Coinbase Plans to Fight SEC Lawsuit, Carry On With 'Business as Usual'

Coinbase legal chief Paul Grewal was in DC to speak at a hearing on the Digital Asset Market Structure Discussion Draft.

By Nicholas Morgan

4 min read

Coinbase’s chief legal officer Paul Grewal called for Congress to adopt a draft bill laying out a regulatory framework around cryptocurrency transactions right after the Securities and Exchange Commission sued his company for failing to register with the agency.

Straying briefly from his prepared remarks to address the lawsuit, Grewal called the SEC’s move “disappointing, but not surprising.” He criticized the agency for what he said is its “reliance on enforcement-only approach”, and said the new rules under the proposed bill were needed to establish clearer regulations for the crypto industry.

“The solution is legislation that allows fair rules for the road to be developed transparently, and applied equally, not litigation,” said Grewal. “Despite today's complaint, we will continue to operate our business as usual."

The SEC’s action arrives on ahead of a previously scheduled hearing before the House Agriculture Committee on a GOP-led bill called the Digital Asset Market Structure Discussion Draft. Ahead of his testimony, Grewal called the bill a "strong step forward in providing over regulatory clarity", and urged Congress to move quickly to adopt it.

While Grewal was testifying before Congress, Coinbase released an ad criticizing the SEC for failing to offer any guidance or rules for how to operate legally in the crypto space. The ad echoes previous arguments by Coinbase that the SEC was aware of the kind of business it was operating before it went public in 2021.

This proposal lays out when a digital asset would be regulated as a security or a commodity, which would also establish lanes for which regulator has authority over the asset. It would also create a definition for when a network can be considered “decentralized”, an important clarification that would determine whether an issuer answers to the SEC or CFTC.

This hearing comes amid an SEC enforcement blitz that has rattled the crypto industry.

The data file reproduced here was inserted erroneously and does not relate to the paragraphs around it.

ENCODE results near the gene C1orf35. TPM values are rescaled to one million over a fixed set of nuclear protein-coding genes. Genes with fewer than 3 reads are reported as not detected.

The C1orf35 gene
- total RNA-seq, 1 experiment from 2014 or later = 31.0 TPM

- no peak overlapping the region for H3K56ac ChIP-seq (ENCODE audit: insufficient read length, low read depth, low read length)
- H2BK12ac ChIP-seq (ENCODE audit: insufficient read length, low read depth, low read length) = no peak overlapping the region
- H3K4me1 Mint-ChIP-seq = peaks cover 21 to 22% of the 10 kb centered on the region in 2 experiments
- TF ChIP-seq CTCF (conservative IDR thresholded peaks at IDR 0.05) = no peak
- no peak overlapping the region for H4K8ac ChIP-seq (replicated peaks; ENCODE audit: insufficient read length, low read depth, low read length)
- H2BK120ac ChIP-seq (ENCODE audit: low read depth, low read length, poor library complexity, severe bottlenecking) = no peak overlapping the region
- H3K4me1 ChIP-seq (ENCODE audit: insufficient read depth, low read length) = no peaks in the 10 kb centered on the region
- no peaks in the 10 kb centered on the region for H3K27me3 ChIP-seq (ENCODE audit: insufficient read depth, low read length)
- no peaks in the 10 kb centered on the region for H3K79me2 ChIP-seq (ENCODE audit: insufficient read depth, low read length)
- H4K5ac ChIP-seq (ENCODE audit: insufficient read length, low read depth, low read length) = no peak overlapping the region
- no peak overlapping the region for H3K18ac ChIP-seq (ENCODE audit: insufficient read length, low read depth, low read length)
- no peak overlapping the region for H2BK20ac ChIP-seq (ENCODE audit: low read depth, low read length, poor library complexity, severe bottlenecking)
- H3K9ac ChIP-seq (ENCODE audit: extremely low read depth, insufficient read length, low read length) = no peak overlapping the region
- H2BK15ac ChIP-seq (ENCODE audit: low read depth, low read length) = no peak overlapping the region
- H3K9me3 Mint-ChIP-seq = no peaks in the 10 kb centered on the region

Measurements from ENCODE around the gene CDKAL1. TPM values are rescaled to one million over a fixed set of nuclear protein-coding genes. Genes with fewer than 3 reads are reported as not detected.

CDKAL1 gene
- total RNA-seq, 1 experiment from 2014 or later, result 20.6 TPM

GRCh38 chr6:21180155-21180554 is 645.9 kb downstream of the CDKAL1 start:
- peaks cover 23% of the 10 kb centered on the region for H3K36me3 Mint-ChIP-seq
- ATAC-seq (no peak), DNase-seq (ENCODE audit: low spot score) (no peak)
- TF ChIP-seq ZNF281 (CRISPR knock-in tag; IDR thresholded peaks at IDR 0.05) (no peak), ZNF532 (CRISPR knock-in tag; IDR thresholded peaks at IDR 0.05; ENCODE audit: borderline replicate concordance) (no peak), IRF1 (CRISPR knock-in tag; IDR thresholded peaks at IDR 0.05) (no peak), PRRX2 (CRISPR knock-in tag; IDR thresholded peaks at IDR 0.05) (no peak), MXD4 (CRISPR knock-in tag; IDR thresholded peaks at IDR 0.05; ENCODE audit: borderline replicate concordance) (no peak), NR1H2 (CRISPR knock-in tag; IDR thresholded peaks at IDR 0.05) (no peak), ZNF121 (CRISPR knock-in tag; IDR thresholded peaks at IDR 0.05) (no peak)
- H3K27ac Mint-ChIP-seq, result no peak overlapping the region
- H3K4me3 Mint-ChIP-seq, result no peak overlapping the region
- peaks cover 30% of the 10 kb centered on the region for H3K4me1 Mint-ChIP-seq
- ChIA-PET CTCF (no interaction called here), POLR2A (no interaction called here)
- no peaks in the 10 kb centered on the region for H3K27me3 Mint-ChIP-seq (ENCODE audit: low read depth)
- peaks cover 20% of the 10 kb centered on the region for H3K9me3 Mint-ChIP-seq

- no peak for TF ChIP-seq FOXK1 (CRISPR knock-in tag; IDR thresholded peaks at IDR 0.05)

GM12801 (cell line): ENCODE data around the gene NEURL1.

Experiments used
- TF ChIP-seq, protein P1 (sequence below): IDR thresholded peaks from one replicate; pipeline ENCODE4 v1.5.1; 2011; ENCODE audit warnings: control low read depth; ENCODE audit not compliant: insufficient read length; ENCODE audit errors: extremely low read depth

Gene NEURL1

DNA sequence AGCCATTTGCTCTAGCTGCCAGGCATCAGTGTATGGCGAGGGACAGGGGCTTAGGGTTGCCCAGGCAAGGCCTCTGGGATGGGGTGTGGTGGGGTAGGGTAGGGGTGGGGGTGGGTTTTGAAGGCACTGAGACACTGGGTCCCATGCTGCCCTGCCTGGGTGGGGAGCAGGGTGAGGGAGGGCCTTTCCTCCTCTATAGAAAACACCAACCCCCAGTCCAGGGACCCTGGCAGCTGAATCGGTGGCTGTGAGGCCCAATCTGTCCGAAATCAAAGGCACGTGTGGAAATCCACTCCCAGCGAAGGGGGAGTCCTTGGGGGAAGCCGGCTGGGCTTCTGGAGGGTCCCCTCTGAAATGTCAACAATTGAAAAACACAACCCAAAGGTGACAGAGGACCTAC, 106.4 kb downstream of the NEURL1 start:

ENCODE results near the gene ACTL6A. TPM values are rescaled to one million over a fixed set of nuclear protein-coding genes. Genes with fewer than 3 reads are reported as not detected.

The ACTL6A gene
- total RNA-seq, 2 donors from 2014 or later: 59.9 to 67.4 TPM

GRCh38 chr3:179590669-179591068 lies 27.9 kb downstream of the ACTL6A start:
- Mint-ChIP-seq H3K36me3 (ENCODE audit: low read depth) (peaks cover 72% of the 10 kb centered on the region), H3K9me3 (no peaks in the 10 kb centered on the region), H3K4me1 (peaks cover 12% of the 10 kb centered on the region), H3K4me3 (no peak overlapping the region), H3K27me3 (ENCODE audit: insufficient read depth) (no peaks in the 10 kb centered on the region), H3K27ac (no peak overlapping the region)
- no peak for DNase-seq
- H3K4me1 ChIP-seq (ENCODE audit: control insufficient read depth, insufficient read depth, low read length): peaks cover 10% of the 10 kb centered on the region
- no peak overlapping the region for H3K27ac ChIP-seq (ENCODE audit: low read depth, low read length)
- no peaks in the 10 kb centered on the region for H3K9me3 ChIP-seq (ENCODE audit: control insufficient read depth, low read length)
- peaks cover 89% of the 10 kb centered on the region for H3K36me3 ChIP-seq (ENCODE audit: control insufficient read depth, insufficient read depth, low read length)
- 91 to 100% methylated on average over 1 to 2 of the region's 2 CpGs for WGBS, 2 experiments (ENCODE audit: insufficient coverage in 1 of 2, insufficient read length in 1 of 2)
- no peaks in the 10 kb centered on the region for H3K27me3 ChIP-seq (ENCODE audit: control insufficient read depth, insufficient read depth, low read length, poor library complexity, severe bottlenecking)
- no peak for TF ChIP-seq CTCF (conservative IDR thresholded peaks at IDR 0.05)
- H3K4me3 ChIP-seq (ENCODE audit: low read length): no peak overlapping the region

On Monday, the agency sued Binance, the world’s largest cryptocurrency exchange, on allegations of violating securities laws that include failing to register as an exchange and engaging in unregistered crypto transactions. Binance denied the charges and accused the SEC of overreach.

In their lawsuit against Coinbase, the SEC similarly alleges that the company failed to register as an exchange, clearing house and broker, and that it was offering and selling unregistered securities through its staking service. Some of the assets the SEC called securities include Solana, Cardano and Polygon.

After news of the SEC lawsuit emerged, Coinbase’s share price on Nasdaq fell by more than 21% to $45.98 before slowly regaining value. At the time of writing, COIN was trading at $51.17.

Coinbase’s latest clash with the SEC is part of a longer struggle between the two. In March, Coinbase received a Wells Notice from the SEC, a prelude to the lawsuit that was filed on Tuesday. Coinbase CEO Brian Armstrong sharply rebuked the agency for what he characterized as its unfair and unreasonable approach to regulating digital assets.

In response, the company responded by asking a federal court in April to force the SEC into issuing clearer crypto regulations. Coinbase previously sent the SEC its so-called "petition for rulemaking" last summer, but no response was provided, said Grewal during his testimony.

For its part, the SEC has been adamant that it is acting properly with its enforcement actions in the crypto space have been warranted based on what it alleges are crypto exchanges’ violations of existing securities laws.

Following its announcement of the Coinbase lawsuit, the SEC's director of enforcement Gurbir Grewal (no relation to Paul Grewal) accused Coinbase of making "calculated decisions" that deprived investors of regulatory protections by avoiding registration.

"You simply can’t ignore the rules because you don’t like them or because you’d prefer different ones: the consequences for the investing public are far too great,” said the SEC’s Grewal.

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